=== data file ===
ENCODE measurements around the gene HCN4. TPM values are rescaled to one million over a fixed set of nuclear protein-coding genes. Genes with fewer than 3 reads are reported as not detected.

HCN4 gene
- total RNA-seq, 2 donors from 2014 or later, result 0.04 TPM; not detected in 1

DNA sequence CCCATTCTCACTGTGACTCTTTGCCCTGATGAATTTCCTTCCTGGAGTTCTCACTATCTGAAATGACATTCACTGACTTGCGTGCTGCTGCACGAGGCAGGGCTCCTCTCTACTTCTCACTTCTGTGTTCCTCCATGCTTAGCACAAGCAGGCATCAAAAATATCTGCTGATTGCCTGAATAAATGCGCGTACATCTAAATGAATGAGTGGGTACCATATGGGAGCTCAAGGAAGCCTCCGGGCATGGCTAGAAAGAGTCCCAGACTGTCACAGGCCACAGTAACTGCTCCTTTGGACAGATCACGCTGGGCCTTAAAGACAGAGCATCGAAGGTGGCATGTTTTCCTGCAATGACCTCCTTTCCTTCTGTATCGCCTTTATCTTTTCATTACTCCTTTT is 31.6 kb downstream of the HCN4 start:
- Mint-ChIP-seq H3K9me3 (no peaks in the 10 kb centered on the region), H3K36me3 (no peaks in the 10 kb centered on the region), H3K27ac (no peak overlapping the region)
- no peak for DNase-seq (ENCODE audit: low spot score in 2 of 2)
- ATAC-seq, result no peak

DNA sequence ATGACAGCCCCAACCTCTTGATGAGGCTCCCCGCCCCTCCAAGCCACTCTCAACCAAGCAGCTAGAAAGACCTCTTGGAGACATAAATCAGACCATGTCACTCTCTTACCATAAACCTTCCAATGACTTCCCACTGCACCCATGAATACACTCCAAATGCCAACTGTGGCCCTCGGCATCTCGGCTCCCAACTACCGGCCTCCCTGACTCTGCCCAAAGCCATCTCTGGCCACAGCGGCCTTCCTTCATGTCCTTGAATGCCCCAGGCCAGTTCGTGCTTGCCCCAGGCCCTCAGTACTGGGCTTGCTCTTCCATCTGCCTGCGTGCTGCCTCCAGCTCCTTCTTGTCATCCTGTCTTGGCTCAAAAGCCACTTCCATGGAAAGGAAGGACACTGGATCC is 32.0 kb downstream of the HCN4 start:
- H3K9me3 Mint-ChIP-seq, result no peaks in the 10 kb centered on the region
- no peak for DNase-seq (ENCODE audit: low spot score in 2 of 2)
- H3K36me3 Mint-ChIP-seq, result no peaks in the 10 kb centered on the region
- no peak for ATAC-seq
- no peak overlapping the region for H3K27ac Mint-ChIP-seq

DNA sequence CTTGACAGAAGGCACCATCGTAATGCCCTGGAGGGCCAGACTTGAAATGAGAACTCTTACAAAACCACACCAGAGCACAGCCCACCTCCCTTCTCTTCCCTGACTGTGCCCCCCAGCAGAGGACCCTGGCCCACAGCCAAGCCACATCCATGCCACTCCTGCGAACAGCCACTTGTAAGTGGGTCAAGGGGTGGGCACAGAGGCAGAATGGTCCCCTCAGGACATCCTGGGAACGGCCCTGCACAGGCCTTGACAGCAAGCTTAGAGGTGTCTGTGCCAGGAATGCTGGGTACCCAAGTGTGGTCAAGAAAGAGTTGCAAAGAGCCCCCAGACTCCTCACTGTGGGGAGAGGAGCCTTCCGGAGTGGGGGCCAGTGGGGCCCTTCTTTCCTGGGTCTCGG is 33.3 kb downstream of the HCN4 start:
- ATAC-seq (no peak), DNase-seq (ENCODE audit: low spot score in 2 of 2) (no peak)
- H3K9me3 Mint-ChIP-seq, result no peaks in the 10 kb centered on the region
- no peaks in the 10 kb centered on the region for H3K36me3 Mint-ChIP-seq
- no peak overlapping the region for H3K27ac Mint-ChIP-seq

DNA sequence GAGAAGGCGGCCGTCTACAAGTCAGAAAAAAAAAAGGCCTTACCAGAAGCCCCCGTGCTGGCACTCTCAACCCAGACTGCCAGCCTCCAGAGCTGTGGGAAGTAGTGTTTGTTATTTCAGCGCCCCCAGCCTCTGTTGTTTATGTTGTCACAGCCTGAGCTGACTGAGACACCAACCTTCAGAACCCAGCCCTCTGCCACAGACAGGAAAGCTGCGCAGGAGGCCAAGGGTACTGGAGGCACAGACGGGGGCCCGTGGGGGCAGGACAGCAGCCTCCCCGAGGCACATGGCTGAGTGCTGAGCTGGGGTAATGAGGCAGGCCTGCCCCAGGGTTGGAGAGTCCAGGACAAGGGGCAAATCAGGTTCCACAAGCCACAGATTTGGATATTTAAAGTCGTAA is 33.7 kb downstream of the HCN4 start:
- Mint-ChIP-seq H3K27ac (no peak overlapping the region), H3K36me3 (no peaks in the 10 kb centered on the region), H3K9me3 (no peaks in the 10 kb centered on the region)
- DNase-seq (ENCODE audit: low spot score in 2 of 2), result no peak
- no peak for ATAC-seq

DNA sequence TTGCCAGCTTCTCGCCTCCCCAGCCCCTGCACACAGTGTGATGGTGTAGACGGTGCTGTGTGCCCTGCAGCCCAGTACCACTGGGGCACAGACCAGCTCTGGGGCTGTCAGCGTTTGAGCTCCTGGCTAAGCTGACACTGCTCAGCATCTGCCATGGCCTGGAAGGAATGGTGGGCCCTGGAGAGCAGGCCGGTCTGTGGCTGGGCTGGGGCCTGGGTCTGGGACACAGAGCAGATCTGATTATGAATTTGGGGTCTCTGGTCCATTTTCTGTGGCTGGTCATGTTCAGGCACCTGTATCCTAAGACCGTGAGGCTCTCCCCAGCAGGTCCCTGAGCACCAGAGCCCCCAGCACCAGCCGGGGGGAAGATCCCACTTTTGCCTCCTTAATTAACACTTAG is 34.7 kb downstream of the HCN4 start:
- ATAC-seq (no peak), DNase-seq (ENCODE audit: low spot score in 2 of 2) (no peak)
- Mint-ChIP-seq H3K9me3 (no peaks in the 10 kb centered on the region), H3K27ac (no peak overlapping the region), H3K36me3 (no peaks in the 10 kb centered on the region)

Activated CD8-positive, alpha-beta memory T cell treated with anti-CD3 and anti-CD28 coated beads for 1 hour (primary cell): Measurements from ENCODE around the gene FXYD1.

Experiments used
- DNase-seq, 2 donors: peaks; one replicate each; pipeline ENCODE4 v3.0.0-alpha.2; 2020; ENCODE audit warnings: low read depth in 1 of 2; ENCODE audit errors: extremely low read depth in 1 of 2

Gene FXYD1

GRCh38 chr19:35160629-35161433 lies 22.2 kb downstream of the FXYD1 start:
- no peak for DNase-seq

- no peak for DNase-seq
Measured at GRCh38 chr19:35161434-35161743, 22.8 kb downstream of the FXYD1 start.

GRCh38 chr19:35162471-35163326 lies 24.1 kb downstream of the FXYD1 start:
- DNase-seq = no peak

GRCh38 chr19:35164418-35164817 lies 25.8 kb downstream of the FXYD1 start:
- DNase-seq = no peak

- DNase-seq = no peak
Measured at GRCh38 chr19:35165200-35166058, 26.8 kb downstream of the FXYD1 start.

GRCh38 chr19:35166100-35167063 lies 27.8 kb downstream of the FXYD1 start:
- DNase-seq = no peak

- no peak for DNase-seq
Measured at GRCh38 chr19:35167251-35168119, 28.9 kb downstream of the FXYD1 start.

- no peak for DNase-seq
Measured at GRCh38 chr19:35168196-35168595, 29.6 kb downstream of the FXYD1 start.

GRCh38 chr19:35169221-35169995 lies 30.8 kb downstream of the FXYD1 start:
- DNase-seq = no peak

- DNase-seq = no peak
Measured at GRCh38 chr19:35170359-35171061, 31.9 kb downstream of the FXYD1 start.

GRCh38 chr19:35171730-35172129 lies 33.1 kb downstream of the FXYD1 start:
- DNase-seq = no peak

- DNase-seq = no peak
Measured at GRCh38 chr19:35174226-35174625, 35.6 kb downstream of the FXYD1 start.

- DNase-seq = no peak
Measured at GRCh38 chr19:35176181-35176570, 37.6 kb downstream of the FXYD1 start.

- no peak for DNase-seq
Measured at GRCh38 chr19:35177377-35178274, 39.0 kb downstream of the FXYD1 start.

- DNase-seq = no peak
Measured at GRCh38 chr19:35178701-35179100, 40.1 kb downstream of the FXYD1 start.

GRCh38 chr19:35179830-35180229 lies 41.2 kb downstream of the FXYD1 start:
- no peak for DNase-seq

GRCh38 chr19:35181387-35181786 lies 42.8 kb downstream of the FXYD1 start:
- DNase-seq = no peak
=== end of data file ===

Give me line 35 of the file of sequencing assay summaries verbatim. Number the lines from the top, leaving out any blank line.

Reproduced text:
- DNase-seq = no peak